I often hold the child and question, how do they get so big so quickly?
I worry a little about missing her milestones. I want to be there when she takes her first steps or says her first word but the odd's aren't in my favor for that to happen.
Where before I was avid on not being a stay at home mom, I'll actually consider it now. I'd rather work at a part-time gig or have a sitter on call while working from home but anything that gets me more time with her and keeps this roof over our heads. But since I'm not afforded that luxury at this time, a working mom is what I shall stay.
What helps me get through the #workingmomlife is
3) Take advantage of the time you have.
We only get 24 hours in the day and 4-8 of those (depending on how lucky you are) are dedicated to sleeping and at least 10 of those are taken up by getting ready for work, commuting and actually working. Blah. You only have a small window of time to be with your child, so make it count. Come home and engulf yourself in them. Put down the phone, turn off the TV and make these 3-5 hours the best of their day.
Do I do this all the time? Not as often as I should because like every other millennial, I'm addicted to my phone, but I do actively try. Sometimes though, Doc McStuffins needs to be turned on for both our sanities.
4) Put pictures up in your depressing little cubicle.
While on maternity leave, I sent photos of Ava to my work friends who were excited about her arrival. When I returned to work, just about all of the pics I sent were put on my wall as a little gallery. It was really warming. I did take some of them down but I left up one of them with her laughing. When the day sucks or even if I'm just lost in my thoughts, if I catch a glimpse of that picture, it instantly makes me smile.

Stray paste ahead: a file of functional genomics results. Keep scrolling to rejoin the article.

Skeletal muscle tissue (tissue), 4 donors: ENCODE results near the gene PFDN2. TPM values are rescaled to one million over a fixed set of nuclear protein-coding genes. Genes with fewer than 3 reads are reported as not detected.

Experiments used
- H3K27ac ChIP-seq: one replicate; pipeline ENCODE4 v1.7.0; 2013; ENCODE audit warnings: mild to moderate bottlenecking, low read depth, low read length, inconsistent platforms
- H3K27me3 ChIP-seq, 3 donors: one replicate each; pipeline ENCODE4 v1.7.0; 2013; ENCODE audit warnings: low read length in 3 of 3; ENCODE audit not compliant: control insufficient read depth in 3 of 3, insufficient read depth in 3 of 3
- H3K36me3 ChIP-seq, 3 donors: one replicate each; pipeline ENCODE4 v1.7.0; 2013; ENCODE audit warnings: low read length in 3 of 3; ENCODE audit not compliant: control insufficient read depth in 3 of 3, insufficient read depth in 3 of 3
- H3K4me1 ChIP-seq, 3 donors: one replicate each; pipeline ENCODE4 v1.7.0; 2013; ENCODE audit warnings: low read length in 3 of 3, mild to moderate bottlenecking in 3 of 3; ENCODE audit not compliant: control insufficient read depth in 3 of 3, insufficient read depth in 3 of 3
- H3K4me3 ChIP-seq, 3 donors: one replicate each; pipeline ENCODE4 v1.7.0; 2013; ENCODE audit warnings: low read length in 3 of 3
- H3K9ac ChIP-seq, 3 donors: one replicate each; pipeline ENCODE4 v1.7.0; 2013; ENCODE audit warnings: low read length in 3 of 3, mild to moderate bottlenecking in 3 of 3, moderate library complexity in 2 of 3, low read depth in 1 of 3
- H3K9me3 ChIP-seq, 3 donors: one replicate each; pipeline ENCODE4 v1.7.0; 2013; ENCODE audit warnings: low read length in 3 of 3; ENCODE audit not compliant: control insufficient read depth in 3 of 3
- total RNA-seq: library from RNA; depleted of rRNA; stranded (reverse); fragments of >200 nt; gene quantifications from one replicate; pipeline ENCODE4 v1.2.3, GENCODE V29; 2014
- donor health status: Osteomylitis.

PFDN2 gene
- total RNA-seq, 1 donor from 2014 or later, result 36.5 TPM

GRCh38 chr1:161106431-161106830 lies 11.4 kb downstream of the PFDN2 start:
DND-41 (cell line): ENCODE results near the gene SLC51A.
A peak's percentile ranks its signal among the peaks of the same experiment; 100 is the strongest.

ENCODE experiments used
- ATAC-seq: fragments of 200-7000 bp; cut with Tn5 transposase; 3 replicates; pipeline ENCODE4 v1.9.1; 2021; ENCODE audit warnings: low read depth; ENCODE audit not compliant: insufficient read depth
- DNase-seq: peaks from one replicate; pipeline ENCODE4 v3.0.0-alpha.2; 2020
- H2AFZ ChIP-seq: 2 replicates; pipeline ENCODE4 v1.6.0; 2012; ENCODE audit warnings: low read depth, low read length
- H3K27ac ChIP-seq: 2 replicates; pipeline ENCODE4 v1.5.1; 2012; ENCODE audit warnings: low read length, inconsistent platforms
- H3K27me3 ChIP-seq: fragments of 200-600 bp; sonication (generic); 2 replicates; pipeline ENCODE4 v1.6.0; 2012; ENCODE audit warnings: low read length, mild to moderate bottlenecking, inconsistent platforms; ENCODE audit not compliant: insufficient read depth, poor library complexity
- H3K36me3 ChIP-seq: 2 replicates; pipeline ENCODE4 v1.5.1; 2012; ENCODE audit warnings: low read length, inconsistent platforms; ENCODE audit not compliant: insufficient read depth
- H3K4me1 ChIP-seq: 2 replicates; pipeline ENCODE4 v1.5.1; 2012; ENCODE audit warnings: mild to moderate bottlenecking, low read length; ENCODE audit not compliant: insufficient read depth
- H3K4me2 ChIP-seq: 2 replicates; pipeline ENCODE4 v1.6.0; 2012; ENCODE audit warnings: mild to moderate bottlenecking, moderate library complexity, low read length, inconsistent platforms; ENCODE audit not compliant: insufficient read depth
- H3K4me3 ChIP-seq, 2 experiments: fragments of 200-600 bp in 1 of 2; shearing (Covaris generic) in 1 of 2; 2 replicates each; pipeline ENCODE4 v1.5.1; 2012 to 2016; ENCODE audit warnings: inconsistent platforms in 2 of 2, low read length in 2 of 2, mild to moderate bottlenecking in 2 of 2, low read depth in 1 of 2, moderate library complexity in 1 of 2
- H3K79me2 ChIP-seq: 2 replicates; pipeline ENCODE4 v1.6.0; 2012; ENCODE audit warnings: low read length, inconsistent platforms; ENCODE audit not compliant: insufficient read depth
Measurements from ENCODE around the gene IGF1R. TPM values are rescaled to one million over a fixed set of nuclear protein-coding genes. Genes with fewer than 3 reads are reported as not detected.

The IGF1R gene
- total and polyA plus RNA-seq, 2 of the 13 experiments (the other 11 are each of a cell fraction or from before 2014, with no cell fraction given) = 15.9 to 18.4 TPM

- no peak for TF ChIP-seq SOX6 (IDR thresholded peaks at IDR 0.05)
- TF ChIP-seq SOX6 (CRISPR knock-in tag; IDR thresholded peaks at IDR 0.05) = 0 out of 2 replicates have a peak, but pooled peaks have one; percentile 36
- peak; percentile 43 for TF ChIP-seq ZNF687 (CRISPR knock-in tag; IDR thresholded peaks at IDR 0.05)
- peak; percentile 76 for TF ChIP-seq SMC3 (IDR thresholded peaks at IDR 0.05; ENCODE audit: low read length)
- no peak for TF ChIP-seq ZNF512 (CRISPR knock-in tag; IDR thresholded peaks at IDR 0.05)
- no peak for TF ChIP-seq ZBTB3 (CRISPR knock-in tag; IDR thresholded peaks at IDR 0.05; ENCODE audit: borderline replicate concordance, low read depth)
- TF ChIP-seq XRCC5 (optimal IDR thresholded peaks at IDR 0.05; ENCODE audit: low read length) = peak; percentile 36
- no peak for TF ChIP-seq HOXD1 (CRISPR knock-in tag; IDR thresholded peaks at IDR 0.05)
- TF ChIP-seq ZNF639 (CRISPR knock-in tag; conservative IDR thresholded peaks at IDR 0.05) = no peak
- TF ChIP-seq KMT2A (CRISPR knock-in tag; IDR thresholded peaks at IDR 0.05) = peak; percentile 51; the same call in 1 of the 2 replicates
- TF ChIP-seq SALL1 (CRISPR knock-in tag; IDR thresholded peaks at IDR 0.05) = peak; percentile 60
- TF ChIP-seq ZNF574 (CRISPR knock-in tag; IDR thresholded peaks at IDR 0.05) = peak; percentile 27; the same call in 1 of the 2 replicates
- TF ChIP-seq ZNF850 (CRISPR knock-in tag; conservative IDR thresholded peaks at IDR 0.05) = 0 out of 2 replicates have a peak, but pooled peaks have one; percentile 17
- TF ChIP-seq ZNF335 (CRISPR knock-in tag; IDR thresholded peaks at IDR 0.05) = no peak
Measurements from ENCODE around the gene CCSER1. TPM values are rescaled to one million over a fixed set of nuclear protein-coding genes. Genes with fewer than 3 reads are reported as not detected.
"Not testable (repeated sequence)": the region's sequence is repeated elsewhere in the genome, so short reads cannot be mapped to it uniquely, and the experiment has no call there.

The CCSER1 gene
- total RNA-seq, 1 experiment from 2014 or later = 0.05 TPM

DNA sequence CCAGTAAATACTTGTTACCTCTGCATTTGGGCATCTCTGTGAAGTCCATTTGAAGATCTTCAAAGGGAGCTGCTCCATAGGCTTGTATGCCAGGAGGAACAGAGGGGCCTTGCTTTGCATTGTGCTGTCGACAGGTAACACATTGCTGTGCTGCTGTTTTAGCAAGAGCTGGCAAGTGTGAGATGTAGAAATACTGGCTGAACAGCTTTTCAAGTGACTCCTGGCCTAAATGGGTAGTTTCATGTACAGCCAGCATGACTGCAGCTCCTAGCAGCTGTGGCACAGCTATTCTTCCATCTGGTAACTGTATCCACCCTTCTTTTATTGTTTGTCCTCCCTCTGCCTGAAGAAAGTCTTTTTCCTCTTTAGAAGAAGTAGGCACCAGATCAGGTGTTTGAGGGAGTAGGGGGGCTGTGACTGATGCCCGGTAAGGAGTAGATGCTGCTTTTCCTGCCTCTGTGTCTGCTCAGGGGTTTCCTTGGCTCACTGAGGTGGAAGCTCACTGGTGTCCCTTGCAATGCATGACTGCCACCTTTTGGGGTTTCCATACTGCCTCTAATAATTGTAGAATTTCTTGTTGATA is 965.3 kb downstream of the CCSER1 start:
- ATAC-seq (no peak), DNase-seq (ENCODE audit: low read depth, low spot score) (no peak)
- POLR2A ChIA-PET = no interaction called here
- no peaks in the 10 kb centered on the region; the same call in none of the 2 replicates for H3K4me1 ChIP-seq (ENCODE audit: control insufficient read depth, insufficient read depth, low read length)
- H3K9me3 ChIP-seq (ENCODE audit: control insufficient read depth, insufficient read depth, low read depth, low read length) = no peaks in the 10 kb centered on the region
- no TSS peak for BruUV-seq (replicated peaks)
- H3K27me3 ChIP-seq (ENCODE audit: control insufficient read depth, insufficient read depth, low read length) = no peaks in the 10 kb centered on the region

5) Learn to let things go.
This applies to work, to mothering, to wifing. You can be on that whole, "I am woman, hear me roar!" tip, but why? Girl you're human so be it. If you can't get X and Y done but you've got Z covered, celebrate your victory! It wasn't meant for X and Y to get done right now and that's perfectly ok.
This is something that's just now starting to hit home with me because of my perfectionism. I'd like to keep my sanity and not stress the small stuff, so I'm going to keep working on this.
We know sometimes there's no option when it comes to having to work. You may be in a situation where your pay check is a necessity. There's no judgement, believe me we get it. We're right there with you. All that matters is that your kids get your love and are provided for. The negative stigma to being a working mom is BS. You take care of you and yours and let that be it.